June 13, 2024
Health

Foods, benefits and meal plan


Ignore chronic inflammation at your peril. Recognised as a contributor to many deaths globally, half of these are partly attributable to inflammation-related diseases including heart disease, stroke, cancer, and Type 2 diabetes.

“Whilst helpful in the short term – as part of the body’s healing process in response to injury or an infection – inflammation becomes harmful if it becomes chronic,” says Dr Sammie Gill, a dietitian and irritable bowel syndrome (IBS) specialist. 

“And it can cause damage to tissue and cause disease.” 

Diet is a huge influence. “Some foods such as the highly processed Western style diet, with high levels of saturated fat, fuel inflammation. Others, such as a Mediterranean-style diet, with its plant-based healthy fats and lean protein content, have an anti-inflammatory effect, which can be helpful in preventing and managing chronic diseases.” 

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Chronic inflammation is low-grade (most people won’t know they have it), but persistent and can cause long-term collateral damage to tissue and organs, as well as affect immune function, leading to increased susceptibility to infections and tumours.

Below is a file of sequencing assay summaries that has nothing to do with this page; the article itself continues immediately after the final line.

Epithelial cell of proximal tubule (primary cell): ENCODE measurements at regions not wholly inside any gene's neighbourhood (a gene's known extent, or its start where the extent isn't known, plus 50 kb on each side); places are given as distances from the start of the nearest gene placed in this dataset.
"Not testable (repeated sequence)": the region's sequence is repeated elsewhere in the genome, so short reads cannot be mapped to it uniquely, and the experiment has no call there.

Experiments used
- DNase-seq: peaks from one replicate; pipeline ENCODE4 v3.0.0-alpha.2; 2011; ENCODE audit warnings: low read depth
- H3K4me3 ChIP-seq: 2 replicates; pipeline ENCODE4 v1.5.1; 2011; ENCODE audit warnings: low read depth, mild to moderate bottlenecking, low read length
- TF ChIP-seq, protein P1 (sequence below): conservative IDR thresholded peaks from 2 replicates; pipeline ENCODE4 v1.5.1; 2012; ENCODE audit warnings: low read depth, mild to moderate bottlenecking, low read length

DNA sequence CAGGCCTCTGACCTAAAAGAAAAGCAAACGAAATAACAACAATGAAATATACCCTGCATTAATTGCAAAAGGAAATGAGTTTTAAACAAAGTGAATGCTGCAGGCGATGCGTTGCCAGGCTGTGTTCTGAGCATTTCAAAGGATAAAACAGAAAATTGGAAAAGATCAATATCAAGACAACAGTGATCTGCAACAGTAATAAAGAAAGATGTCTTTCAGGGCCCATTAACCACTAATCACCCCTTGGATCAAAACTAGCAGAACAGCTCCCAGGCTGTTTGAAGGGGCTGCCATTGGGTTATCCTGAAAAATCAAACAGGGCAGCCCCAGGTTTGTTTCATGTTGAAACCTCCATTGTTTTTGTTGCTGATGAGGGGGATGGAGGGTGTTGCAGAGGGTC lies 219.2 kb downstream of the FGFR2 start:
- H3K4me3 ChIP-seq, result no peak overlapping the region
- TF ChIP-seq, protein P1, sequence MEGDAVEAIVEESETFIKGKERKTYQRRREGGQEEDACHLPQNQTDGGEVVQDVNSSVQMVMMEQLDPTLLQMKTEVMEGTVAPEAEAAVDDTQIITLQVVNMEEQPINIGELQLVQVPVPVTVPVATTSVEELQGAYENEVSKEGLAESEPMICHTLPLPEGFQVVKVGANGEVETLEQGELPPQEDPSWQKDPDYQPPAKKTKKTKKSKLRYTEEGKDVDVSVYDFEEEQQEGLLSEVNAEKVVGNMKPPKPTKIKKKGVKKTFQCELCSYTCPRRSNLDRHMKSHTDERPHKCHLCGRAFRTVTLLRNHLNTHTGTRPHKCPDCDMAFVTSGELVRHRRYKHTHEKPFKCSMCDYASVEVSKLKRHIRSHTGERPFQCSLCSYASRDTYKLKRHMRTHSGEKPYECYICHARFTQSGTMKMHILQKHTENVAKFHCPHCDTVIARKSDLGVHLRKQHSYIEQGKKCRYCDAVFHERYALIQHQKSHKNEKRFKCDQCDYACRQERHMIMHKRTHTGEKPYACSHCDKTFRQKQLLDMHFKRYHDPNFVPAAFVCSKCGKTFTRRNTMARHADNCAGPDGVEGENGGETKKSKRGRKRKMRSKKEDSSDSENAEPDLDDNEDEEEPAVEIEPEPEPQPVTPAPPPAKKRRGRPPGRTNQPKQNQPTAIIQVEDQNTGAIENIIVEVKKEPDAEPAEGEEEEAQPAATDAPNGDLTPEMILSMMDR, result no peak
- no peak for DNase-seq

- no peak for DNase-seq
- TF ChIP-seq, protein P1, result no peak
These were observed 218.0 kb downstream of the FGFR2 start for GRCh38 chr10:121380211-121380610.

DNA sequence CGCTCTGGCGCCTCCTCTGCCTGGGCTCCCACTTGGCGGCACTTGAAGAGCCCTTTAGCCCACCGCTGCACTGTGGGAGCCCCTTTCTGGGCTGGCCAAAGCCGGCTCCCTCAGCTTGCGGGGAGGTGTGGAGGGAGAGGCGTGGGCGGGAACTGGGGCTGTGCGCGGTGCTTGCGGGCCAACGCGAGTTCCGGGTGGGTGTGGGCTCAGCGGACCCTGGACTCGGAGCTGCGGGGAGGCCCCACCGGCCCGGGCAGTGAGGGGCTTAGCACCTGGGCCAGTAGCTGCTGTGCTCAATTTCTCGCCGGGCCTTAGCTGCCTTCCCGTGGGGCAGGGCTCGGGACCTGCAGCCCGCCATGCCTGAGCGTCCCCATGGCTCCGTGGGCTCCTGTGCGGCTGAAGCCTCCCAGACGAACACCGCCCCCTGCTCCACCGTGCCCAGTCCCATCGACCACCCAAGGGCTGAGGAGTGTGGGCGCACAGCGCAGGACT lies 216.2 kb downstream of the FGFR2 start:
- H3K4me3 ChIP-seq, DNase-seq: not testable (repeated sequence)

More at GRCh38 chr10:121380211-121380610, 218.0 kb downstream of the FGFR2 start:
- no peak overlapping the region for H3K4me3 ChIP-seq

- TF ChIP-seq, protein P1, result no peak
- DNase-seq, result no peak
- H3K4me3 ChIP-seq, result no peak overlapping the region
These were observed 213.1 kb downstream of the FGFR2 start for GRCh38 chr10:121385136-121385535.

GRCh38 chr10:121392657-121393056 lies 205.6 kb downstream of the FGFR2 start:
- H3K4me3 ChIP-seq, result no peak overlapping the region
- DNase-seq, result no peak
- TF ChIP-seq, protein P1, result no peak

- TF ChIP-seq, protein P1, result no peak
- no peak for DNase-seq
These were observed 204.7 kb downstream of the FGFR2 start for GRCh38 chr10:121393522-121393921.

“Chronic inflammation can be silently damaging your body and the effects will only become noticeable over time,” says Dr Gill.

Conditions associated with chronic inflammation include:

  • Cardiovascular disease (including high blood pressure and raised cholesterol).
  • Non-alcoholic fatty liver disease (NAFLD).
  • Chronic kidney disease.
  • Some types of cancer.
  • Neurodegenerative disease (such as Parkinson’s).
  • Autoimmune diseases (such as rheumatoid arthritis).
  • Osteoporosis.
  • Sarcoma.
  • Inflammatory bowel diseases such as Crohn’s and ulcerative colitis.
  • Mental illnesses such as depression.

“An anti-inflammatory diet is not one diet per se, more of an umbrella term for an approach to eating a largely plant based diet, with wholegrains, legumes and lean proteins such as fish, including oily fish such as salmon and mackerel, and poultry, and only a small amount of saturated fat,” says Dr Gill.

“This approach is the foundation of the Mediterranean diet, the dietary approach to stopping hypertension (DASH) diet and the Nordic diet, which all focus on plant-based foods, healthy fats such as (oily fish, nuts and avocados), rather than red or processed meat.”

Dr Gill says diet has been shown to be a good predictor of C-reactive protein (CRP) levels in the blood, (high levels are a marker for inflammation in the body). “Studies have consistently shown that higher intakes for fruit, vegetables and fish are linked with lower levels of CRP. Saturated fat, red and processed meats are linked with higher CRP levels.”



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